This guide has information about some of the rare effects of stroke, including hallucinations, changes to your sense of smell, and locked-in syndrome.
In this edition, we look at the impact of stroke on families and hear from a carer, Adam, on how his family has remained strong after his wife had a stroke following child birth. We also have advice on everything from driving after stroke to reducing blood pressure and the benefits of befriending.
There are other, less common problems, that can happen after stroke. These include seizures or epilepsy, hallucinations and a very rare condition known as locked-in syndrome.
This project will focus on people with aphasia who have difficulty understanding the specific meanings of everyday words. As a result they may not be able to understand what people are saying, so communicating in everyday situations is hard.
Everyday talking involves being able to understand sentences, something that can be affected by aphasia. This research will design and test a new therapy which aims to help improve understanding of everyday sentences in people with aphasia.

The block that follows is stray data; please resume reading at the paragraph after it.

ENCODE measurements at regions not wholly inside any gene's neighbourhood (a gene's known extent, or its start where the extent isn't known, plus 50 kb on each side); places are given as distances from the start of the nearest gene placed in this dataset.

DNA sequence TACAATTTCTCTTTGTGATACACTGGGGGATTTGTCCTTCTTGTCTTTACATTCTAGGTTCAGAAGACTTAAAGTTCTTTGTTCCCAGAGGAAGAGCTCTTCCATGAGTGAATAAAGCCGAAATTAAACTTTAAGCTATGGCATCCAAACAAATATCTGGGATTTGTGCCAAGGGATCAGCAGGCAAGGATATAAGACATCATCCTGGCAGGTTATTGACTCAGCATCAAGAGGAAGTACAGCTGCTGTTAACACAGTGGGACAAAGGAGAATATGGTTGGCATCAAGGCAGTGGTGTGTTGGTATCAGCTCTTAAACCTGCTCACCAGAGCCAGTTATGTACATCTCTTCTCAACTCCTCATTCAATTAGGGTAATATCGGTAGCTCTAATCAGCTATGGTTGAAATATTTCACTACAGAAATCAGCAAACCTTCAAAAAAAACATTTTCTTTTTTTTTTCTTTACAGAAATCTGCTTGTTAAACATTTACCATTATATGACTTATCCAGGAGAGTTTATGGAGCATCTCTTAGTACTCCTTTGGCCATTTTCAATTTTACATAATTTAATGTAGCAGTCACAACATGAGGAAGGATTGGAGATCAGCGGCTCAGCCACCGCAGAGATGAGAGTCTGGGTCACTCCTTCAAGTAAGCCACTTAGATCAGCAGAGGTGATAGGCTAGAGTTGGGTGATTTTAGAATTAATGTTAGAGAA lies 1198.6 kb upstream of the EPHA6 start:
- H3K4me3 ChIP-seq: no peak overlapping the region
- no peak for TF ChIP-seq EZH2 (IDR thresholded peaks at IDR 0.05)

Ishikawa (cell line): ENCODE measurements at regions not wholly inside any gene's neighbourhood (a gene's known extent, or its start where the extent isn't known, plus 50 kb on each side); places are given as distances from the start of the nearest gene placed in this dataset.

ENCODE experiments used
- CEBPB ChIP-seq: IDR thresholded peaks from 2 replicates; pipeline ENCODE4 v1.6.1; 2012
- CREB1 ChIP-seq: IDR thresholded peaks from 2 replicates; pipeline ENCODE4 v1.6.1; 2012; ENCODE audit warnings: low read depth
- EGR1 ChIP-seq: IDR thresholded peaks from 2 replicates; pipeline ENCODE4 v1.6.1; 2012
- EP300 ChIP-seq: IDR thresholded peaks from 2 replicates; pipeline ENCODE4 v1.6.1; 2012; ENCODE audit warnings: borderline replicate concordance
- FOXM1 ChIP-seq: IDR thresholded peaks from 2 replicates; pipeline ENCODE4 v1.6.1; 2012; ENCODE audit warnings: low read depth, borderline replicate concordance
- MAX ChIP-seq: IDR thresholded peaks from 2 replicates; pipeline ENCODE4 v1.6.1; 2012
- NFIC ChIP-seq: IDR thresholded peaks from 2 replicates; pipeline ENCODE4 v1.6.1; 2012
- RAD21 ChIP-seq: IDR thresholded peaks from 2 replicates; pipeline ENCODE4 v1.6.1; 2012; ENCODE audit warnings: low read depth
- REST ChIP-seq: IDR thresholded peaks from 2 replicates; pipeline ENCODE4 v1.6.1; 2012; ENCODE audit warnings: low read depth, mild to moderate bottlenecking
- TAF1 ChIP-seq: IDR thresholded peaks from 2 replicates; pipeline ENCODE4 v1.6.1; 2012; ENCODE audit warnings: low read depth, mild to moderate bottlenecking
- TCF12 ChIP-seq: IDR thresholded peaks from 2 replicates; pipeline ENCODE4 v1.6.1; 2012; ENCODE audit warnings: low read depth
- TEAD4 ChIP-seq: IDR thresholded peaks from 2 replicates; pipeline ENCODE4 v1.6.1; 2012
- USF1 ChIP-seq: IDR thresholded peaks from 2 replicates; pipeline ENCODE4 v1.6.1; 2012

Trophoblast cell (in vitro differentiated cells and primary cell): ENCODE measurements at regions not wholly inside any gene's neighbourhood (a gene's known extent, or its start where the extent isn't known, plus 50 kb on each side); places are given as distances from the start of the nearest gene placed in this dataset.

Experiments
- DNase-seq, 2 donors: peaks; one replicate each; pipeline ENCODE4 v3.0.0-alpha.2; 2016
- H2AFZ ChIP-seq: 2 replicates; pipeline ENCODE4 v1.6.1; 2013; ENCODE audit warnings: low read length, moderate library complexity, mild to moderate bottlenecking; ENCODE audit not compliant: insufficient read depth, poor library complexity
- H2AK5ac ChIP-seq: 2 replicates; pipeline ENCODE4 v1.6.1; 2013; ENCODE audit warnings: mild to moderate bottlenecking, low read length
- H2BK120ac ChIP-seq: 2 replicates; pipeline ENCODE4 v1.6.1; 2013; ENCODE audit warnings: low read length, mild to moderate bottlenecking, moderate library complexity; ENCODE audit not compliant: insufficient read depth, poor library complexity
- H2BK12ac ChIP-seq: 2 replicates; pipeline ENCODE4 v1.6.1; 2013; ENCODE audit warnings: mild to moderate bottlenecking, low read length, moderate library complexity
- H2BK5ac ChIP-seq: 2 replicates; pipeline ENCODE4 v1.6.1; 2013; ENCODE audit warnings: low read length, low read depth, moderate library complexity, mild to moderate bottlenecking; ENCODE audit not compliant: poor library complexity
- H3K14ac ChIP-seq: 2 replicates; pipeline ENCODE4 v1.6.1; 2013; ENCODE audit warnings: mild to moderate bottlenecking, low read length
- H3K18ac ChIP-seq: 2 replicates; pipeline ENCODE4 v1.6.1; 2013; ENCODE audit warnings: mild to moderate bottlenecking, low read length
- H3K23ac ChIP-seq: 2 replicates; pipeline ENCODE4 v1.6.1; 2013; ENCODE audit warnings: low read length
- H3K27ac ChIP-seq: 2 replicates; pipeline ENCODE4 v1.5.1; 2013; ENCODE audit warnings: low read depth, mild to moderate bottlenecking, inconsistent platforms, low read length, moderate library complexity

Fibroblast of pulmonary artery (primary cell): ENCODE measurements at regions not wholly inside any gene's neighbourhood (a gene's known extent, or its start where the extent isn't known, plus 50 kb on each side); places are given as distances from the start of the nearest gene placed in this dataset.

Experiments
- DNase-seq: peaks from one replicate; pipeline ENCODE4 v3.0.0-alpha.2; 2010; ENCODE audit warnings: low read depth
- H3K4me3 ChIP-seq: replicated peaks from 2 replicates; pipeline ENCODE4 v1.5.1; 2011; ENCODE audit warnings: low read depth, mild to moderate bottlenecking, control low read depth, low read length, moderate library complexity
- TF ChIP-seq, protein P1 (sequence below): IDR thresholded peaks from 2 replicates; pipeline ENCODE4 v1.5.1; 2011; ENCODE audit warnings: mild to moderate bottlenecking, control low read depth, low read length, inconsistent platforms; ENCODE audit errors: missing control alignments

A research project to find out if a ‘polypill’ can help reduce the chance that people who have had a stroke will have a heart attack or another stroke.
Use of a metronome with variable beats to retrain walking in stroke survivors
This research will produce an assessment of functional, everyday reading. The assessment will help therapists working with people with aphasia to identify why the person is finding it difficult to read and monitor the effects of treatment.
Stroke survivors, carers, family members and friends are experts in what it's like to experience and live with stroke. People affected by stroke are involved in many areas of our work, from helping to decide what research we fund, to collaborating with the researchers we fund on their studies. Find out how you can get involved to help shape stroke research in the future.
We're looking for ten people aged over 18 to volunteer for us in Barrow in Furness. This is a flexible opportunity that depends on the needs of the people we support.